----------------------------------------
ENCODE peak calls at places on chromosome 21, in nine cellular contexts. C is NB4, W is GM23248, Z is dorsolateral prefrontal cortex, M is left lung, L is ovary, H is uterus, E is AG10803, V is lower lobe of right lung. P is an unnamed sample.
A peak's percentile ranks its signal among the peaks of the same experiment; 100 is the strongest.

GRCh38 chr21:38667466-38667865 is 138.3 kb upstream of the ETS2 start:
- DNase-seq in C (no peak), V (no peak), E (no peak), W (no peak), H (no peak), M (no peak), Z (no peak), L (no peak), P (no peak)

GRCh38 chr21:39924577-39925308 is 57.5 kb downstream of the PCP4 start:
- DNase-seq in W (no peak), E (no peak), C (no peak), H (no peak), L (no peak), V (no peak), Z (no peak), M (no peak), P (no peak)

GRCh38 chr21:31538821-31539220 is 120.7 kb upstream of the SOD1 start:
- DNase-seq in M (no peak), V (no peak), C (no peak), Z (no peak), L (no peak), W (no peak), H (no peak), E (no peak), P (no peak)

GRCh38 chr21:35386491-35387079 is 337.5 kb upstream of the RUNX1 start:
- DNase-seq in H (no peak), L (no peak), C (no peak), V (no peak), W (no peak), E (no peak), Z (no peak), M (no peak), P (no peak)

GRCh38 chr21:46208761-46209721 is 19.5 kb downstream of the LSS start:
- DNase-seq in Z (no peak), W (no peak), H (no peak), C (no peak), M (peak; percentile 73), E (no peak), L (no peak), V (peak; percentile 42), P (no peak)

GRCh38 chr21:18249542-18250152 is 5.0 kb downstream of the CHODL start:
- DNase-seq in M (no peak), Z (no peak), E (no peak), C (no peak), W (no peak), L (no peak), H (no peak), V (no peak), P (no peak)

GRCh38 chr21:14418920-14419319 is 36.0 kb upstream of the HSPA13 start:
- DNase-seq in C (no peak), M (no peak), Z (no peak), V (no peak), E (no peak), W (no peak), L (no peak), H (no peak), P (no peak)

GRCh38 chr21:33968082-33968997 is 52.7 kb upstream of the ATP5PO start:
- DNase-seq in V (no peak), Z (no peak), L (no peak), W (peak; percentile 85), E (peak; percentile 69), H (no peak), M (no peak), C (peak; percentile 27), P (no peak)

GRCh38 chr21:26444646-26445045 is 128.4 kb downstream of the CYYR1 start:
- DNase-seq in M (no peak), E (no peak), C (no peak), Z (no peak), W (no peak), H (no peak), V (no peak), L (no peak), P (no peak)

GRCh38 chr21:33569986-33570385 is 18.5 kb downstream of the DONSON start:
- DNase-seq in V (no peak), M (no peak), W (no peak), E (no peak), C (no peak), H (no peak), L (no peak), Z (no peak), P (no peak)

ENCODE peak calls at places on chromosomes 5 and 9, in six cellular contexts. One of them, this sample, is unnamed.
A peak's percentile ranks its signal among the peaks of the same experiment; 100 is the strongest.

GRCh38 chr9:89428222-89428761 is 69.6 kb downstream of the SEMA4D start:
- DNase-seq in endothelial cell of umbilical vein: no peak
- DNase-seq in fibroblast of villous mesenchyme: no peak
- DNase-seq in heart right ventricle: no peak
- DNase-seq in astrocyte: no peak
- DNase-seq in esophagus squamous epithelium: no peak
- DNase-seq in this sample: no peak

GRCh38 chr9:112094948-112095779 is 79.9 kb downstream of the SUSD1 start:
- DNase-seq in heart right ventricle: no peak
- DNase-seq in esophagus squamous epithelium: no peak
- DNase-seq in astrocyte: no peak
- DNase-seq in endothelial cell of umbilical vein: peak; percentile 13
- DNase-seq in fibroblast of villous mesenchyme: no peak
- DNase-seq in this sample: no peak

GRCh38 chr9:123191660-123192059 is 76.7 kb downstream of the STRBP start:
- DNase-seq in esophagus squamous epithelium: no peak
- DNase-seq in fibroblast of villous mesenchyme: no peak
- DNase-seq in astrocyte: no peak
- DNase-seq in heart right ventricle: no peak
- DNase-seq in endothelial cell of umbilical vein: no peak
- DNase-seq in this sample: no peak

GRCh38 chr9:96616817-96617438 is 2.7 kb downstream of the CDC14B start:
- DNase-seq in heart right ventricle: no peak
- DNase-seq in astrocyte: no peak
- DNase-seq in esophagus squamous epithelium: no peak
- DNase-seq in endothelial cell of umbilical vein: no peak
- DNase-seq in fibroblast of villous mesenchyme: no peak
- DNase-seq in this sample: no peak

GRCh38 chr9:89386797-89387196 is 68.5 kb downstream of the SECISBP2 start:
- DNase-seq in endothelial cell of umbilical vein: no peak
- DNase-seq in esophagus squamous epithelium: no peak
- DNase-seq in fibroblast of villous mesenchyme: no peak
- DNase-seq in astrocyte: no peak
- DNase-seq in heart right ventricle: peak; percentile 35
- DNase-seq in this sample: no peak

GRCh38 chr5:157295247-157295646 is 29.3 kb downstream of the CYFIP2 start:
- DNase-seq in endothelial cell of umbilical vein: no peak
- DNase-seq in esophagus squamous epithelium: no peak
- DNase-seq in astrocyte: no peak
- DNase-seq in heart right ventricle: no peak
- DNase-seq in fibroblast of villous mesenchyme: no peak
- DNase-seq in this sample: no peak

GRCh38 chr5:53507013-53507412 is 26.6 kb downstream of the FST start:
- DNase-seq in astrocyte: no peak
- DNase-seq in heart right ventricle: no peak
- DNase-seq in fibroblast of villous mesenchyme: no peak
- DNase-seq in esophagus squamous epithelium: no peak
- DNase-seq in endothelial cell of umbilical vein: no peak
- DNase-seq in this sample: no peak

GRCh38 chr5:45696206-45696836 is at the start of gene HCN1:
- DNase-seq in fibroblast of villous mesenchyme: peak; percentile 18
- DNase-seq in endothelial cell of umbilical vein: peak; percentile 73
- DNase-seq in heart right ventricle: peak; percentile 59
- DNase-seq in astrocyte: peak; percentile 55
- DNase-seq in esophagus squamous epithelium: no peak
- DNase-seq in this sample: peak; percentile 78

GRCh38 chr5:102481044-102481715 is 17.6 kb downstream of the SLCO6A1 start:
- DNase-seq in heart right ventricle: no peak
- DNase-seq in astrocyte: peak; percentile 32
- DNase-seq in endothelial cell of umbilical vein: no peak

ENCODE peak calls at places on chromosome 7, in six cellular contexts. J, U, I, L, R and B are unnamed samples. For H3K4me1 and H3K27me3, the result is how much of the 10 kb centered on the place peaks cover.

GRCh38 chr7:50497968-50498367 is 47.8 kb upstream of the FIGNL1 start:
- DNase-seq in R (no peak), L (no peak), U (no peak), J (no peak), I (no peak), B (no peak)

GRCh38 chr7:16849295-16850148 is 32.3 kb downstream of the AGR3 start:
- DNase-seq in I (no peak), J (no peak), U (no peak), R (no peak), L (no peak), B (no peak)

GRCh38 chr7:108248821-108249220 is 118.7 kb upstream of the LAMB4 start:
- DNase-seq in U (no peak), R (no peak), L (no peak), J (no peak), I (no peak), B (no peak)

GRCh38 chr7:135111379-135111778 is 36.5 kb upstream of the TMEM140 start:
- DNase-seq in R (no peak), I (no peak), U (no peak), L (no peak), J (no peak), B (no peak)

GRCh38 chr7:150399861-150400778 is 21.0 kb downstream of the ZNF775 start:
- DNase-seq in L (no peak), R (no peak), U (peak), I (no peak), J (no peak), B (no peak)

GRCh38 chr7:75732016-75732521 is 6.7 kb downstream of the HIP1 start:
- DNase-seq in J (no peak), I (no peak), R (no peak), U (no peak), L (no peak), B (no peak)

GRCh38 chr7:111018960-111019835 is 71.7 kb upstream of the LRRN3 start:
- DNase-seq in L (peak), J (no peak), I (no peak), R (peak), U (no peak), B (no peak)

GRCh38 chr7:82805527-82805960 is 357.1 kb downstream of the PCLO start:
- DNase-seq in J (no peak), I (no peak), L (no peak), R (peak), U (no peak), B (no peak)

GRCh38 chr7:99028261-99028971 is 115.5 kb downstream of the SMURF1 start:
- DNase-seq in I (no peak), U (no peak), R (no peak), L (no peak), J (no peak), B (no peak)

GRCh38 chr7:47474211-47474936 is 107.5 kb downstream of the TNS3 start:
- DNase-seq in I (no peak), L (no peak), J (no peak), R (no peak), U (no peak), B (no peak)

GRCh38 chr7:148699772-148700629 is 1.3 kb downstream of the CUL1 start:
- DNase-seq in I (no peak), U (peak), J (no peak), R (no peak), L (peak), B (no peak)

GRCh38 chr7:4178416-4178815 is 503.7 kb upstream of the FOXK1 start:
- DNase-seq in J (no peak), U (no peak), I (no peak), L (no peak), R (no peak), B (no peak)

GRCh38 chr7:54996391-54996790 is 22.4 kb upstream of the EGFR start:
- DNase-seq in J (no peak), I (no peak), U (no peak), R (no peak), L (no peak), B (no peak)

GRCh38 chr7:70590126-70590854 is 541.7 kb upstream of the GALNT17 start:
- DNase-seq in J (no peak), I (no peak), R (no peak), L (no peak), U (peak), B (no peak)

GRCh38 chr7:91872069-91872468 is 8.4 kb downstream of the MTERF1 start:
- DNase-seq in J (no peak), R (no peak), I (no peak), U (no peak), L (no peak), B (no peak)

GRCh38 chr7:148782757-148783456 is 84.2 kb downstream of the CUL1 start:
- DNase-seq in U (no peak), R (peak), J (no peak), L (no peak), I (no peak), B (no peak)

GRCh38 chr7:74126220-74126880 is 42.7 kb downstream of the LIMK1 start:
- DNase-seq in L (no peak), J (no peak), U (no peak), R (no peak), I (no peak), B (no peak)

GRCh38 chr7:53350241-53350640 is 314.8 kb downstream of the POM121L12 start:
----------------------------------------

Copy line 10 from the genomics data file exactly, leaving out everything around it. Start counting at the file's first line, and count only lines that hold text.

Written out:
- DNase-seq in H (no peak), L (no peak), C (no peak), V (no peak), W (no peak), E (no peak), Z (no peak), M (no peak), P (no peak)